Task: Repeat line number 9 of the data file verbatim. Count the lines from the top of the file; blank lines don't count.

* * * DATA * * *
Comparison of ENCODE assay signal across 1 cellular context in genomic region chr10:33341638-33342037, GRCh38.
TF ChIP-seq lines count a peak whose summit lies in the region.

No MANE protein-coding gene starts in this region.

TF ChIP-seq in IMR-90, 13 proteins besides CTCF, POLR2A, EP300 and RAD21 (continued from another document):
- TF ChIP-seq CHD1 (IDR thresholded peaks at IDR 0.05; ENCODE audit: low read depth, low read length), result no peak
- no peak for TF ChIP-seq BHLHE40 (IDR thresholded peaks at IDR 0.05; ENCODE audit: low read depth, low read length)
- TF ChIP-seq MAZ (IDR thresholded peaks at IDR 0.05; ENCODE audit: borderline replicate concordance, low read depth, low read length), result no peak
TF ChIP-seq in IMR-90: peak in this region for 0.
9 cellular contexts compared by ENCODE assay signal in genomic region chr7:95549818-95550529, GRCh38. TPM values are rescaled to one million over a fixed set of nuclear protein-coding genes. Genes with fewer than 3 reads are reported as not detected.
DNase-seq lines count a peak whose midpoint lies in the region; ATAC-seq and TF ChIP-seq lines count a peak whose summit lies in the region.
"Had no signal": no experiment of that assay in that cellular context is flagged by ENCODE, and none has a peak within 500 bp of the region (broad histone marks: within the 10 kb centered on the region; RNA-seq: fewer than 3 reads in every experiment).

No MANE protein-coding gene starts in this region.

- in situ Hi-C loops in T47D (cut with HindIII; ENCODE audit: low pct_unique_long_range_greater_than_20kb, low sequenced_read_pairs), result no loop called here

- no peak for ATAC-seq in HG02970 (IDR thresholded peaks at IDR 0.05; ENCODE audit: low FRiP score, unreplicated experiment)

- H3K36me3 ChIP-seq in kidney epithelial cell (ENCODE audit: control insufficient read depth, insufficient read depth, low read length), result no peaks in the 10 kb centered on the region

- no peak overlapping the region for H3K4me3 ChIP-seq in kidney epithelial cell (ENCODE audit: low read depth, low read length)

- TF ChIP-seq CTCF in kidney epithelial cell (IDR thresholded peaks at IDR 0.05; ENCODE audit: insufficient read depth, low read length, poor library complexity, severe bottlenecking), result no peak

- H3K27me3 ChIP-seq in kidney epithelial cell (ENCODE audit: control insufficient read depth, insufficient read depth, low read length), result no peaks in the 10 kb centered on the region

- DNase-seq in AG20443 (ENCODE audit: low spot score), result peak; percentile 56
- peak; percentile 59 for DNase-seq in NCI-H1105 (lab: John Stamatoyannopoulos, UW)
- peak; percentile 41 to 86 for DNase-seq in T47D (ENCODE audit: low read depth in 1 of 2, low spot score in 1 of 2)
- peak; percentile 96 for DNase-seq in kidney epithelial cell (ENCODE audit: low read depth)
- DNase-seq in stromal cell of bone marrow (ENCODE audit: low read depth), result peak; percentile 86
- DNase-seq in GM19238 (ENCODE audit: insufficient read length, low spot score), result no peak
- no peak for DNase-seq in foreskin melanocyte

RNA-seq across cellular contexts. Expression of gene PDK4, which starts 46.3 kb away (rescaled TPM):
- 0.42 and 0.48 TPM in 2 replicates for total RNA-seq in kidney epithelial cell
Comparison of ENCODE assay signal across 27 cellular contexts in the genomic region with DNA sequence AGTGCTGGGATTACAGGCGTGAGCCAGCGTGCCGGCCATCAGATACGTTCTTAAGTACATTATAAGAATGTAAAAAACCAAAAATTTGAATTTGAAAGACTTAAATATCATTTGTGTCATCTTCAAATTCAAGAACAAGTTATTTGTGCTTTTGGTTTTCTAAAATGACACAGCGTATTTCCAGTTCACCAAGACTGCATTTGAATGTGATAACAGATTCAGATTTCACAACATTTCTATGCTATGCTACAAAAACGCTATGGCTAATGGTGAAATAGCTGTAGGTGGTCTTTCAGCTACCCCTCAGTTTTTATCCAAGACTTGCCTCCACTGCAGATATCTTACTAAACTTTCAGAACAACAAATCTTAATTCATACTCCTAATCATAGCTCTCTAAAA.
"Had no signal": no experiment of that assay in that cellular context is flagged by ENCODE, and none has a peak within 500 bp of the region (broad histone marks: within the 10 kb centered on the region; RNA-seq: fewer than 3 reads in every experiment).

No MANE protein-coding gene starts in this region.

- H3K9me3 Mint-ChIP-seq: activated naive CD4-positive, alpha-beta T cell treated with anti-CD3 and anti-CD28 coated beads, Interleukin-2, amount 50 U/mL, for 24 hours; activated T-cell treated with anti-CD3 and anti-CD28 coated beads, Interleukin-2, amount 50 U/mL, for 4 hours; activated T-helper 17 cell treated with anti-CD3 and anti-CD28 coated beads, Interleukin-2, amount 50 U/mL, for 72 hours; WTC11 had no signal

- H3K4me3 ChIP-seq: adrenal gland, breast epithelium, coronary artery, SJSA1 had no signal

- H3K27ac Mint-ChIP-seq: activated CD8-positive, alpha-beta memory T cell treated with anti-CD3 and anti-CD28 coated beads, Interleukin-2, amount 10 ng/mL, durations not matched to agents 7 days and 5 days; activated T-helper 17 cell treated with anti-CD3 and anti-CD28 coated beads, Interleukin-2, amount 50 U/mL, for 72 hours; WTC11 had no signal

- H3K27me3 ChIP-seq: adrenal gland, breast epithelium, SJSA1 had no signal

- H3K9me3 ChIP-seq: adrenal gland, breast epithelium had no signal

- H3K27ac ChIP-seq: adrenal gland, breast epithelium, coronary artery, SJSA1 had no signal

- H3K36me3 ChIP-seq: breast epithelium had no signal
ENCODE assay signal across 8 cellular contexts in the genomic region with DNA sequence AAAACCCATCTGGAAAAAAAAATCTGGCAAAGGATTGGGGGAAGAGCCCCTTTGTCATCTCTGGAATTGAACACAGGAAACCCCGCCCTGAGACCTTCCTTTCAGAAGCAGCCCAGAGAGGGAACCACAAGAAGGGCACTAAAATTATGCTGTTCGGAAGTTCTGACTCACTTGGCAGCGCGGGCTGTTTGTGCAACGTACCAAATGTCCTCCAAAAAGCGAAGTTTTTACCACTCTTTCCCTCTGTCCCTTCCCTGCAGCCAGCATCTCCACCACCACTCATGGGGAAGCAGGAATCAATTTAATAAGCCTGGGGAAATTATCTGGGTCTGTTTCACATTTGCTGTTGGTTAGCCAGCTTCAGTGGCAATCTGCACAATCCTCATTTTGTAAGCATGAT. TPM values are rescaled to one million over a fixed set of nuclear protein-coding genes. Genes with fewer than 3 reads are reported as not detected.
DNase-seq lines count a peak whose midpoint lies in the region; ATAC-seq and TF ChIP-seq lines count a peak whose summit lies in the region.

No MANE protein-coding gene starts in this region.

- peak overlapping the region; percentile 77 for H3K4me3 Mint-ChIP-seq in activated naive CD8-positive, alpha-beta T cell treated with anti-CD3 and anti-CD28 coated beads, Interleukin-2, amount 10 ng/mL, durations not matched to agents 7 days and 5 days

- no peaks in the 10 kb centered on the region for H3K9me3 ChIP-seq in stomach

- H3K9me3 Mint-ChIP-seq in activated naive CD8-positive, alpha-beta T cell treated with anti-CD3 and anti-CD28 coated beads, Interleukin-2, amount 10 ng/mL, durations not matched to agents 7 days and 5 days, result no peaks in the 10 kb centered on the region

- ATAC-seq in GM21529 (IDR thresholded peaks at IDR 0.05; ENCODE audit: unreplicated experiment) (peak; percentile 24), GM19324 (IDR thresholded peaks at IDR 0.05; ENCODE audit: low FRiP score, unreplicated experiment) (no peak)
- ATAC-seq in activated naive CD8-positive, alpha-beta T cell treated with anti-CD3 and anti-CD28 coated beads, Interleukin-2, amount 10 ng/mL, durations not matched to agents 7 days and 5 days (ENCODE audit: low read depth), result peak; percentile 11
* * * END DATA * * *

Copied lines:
9 cellular contexts compared by ENCODE assay signal in genomic region chr7:95549818-95550529, GRCh38. TPM values are rescaled to one million over a fixed set of nuclear protein-coding genes. Genes with fewer than 3 reads are reported as not detected.